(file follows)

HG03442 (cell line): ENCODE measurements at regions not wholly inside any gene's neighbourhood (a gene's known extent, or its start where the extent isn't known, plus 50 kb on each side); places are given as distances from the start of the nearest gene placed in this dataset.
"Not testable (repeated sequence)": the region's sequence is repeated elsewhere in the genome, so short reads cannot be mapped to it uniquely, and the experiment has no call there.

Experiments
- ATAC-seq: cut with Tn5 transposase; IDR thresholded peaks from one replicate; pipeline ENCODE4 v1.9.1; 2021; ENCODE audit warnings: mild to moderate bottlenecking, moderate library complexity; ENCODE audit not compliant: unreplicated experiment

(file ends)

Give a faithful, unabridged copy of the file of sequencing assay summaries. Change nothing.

HG03442 (cell line): ENCODE measurements at regions not wholly inside any gene's neighbourhood (a gene's known extent, or its start where the extent isn't known, plus 50 kb on each side); places are given as distances from the start of the nearest gene placed in this dataset.
"Not testable (repeated sequence)": the region's sequence is repeated elsewhere in the genome, so short reads cannot be mapped to it uniquely, and the experiment has no call there.

Experiments
- ATAC-seq: cut with Tn5 transposase; IDR thresholded peaks from one replicate; pipeline ENCODE4 v1.9.1; 2021; ENCODE audit warnings: mild to moderate bottlenecking, moderate library complexity; ENCODE audit not compliant: unreplicated experiment